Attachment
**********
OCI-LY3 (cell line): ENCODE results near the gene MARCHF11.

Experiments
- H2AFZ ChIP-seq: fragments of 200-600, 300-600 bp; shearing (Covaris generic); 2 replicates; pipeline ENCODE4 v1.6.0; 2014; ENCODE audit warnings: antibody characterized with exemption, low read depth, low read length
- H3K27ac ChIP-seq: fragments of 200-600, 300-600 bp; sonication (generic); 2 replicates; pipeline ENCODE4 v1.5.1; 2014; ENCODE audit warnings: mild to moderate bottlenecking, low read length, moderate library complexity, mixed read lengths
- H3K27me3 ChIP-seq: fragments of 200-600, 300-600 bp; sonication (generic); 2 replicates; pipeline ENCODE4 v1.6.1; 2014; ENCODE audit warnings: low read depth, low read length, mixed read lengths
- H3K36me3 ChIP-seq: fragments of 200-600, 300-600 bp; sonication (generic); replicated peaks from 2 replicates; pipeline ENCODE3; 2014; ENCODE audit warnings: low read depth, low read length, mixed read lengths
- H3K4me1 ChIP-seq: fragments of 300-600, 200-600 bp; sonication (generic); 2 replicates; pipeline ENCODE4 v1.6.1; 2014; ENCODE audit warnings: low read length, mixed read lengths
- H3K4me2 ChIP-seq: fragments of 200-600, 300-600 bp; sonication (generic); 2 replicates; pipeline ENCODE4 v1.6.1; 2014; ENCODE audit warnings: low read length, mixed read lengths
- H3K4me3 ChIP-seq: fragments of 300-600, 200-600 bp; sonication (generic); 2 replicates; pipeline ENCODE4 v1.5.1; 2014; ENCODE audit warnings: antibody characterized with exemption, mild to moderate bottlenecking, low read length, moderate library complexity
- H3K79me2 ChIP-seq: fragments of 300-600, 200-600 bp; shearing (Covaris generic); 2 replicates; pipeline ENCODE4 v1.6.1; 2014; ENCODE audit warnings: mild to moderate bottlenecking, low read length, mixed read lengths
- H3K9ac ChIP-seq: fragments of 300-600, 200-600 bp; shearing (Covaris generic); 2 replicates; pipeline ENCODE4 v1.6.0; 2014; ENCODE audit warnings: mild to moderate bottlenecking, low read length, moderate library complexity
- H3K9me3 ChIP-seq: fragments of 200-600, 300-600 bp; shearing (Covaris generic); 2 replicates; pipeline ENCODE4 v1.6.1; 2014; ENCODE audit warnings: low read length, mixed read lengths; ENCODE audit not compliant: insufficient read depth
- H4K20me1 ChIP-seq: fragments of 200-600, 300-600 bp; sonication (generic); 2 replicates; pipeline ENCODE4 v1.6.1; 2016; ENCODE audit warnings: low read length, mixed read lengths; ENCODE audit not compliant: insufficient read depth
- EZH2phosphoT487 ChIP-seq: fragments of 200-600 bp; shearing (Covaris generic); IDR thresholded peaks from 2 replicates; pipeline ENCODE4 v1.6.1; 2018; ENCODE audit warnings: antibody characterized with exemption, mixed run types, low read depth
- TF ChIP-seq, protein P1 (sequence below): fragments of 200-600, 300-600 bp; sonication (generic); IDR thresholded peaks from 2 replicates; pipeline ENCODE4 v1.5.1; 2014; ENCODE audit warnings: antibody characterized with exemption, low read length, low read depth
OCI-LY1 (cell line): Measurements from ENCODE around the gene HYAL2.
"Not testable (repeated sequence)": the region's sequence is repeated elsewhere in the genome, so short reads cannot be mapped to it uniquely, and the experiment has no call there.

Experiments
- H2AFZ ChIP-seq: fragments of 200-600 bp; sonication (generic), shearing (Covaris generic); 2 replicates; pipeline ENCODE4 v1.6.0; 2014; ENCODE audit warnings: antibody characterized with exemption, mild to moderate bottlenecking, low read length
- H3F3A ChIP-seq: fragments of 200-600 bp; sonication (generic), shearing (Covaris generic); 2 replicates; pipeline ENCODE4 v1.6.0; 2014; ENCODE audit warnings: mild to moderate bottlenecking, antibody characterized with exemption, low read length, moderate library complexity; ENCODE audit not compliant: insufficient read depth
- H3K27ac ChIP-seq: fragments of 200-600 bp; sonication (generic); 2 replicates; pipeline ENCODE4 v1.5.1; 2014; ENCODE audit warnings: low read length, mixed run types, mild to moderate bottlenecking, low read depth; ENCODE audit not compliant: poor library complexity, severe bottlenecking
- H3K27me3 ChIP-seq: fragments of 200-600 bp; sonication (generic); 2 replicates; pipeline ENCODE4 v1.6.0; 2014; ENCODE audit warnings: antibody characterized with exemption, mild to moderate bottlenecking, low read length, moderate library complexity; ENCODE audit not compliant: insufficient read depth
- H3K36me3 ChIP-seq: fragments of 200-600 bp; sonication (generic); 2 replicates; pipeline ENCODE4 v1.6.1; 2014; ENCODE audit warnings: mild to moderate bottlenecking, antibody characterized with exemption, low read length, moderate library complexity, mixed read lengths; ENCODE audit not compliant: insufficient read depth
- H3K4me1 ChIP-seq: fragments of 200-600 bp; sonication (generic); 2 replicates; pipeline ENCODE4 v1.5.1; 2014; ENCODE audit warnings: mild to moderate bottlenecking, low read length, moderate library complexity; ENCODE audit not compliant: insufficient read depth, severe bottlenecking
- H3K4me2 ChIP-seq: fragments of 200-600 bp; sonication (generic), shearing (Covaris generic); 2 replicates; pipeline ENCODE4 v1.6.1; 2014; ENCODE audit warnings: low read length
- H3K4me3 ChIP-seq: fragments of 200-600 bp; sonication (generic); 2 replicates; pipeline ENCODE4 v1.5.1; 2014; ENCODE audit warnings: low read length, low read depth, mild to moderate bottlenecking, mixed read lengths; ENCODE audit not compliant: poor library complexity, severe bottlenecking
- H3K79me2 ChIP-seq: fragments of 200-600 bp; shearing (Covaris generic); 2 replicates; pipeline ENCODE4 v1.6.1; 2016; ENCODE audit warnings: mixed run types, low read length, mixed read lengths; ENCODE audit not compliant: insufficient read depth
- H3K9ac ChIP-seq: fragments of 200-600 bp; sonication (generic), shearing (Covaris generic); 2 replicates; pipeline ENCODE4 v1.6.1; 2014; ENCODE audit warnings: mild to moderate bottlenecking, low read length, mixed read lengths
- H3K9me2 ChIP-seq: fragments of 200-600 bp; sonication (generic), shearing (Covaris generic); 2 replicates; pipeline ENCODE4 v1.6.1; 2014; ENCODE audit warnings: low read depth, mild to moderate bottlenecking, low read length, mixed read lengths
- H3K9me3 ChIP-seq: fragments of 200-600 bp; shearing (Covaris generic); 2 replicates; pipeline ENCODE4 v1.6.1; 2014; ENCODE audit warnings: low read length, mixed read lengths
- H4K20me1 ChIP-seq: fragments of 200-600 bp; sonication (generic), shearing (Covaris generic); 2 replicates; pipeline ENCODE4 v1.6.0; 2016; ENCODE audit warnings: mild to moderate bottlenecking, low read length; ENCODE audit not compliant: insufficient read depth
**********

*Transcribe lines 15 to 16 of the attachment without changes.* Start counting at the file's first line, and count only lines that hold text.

- TF ChIP-seq, protein P1 (sequence below): fragments of 200-600, 300-600 bp; sonication (generic); IDR thresholded peaks from 2 replicates; pipeline ENCODE4 v1.5.1; 2014; ENCODE audit warnings: antibody characterized with exemption, low read length, low read depth
OCI-LY1 (cell line): Measurements from ENCODE around the gene HYAL2.